Inniskillings Museum volunteer Mervyn Hall has been recognised as the regional winner of the prestigious “Volunteers for Museum Learning” award, presented by the British Museum in collaboration with the Marsh Charitable Trust. This award marks the fifteenth year of their partnership, aimed at acknowledging the invaluable contributions that volunteers make to help museums engage with their visitors.
In 2022, Mervyn embarked on a remarkable research journey focused on the courageous men from the Backstreets of Enniskillen who served during the First World War. The Back Streets were also known by another name, the “Dardanelles”, due to the death toll of residents who perished at Gallipoli in 1915. Many dreaded telegrams arrived at the doors of the Backstreets during the Great War, earning their postman the sombre nickname “Black Postie”.
Mervyn’s inspiration for this project stemmed from his exploration of existing materials at the Inniskillings Museum. He was drawn to an old black and white aerial photograph depicting the now-demolished Backstreets, which were situated between two army barracks. Over the course of a century, the tradition of young men from this area joining the army became deeply ingrained, with the Royal Inniskilling Fusiliers being the favoured regiment of choice.
The late John Deering, former teacher at Devenish College and volunteer at the Inniskillings Museum, had marked certain houses on the picture with red dots, each representing a soldier who died serving in the Great War. The late Clive Johnston, former police officer and volunteer at the Inniskillings Museum, researched and produced a book on the Enniskillen War Memorial, which included the stories of many men from the Backstreets. Drawing from these invaluable resources and the Inniskillings Museum’s extensive archives, Mervyn successfully identified an additional 25 men from the Backstreets of Enniskillen, bringing the total number of tragedies from these 6 streets to a staggering 70 men. This toll includes 10 pairs of brothers, as well as a father and son.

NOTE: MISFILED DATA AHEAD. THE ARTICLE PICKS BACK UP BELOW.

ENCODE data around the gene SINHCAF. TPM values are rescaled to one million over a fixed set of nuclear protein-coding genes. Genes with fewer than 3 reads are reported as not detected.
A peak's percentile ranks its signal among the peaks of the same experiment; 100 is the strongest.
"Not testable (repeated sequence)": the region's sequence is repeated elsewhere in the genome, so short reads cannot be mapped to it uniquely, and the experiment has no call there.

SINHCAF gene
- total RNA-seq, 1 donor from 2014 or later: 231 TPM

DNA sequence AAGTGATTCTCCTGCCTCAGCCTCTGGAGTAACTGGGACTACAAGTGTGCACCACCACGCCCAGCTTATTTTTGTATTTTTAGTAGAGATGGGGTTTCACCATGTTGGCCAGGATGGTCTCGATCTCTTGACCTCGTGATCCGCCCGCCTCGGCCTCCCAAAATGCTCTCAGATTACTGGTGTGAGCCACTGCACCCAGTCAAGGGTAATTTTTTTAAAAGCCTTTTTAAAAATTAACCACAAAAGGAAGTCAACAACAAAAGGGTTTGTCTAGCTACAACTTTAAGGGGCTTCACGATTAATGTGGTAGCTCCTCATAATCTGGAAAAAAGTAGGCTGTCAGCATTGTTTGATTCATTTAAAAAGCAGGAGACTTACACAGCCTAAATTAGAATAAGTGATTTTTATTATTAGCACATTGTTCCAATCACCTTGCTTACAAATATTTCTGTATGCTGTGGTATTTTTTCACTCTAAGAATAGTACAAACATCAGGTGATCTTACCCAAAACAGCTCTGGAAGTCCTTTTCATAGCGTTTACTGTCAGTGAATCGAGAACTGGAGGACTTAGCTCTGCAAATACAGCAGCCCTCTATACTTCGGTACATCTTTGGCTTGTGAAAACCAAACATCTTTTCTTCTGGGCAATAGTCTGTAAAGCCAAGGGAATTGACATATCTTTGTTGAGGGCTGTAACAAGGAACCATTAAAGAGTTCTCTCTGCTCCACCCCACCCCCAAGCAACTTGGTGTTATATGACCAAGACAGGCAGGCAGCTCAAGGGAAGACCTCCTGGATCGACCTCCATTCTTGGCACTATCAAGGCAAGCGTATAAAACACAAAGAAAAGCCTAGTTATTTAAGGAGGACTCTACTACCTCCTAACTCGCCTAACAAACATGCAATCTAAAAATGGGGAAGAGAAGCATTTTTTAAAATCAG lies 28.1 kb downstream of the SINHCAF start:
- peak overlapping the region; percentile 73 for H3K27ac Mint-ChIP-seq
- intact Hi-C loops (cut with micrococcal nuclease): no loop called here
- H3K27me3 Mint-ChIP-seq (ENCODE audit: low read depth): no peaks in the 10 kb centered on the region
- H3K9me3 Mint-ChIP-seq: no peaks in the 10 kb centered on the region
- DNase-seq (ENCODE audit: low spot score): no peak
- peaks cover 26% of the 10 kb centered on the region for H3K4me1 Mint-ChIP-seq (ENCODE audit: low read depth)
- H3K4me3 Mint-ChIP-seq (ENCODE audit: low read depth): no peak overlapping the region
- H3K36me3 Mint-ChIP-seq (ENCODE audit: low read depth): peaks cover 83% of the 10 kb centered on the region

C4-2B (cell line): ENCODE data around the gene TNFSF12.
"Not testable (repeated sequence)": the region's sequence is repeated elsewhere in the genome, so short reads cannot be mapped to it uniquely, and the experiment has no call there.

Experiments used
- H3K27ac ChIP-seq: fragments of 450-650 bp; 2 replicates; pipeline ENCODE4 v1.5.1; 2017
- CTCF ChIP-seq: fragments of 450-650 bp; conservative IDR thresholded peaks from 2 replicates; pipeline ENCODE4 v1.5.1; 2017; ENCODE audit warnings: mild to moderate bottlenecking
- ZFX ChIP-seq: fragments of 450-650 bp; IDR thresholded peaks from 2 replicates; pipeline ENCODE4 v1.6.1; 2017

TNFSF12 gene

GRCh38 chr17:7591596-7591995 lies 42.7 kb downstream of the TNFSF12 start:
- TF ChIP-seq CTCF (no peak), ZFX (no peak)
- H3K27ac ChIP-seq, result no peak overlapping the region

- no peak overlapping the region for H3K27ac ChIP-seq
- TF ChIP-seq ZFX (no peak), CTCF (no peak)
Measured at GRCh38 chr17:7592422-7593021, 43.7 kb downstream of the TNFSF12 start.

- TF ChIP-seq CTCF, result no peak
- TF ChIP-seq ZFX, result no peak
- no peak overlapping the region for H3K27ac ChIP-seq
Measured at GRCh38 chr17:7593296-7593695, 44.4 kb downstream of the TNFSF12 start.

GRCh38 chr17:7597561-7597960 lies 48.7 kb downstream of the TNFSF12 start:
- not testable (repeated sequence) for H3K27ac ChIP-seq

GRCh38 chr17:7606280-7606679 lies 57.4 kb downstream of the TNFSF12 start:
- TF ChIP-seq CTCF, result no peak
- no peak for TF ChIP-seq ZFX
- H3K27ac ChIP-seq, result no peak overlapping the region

As Secretary of the Fermanagh Genealogy Centre, Mervyn played a pivotal role in inspiring the group to undertake a project that encompassed all aspects of life in this “lost area” of the town. With funding from the National Lottery Heritage Fund, facilitated by the Lough Erne Landscape Partnership, they created an online memory map of the Backstreets. The local community strongly supported the initiative, contributing photographs and information about ancestors who had been killed in the First World War. The memory map is available for viewing on the Fermanagh Genealogy Centre website.
Mervyn’s work has been incorporated into the Inniskillings Museum’s in-house database, which will be accessible to the public through the Access Inniskillings project. The development of an on-site Reading Room, scheduled to open in early 2024, has also been made possible through funding from Heritage Lottery Fund and support from the Lough Erne Landscape Partnership. Furthermore, an exhibition on spotlighting the soldiers from the Backstreets is set to debut in the spring, commemorating their sacrifices and preserving their memory for generations to come.
Each of the 11 winners, representing different regions in the United Kingdom, received a cash prize of £500, generously donated by the Marsh Charitable Trust.
The award ceremony took place at the British Museum on Monday 2 nd October. Mervyn, who was unable to attend, was represented by Maeve Cadden, Curator of the Inniskillings Museum, and Frankie Roofe, Chairman of Fermanagh Genealogy Centre. His fellow volunteers, Jamie Griffin and Aimee Elliot, were present to show their support.
Explore this historical area of Enniskillen via our virtual walking tour.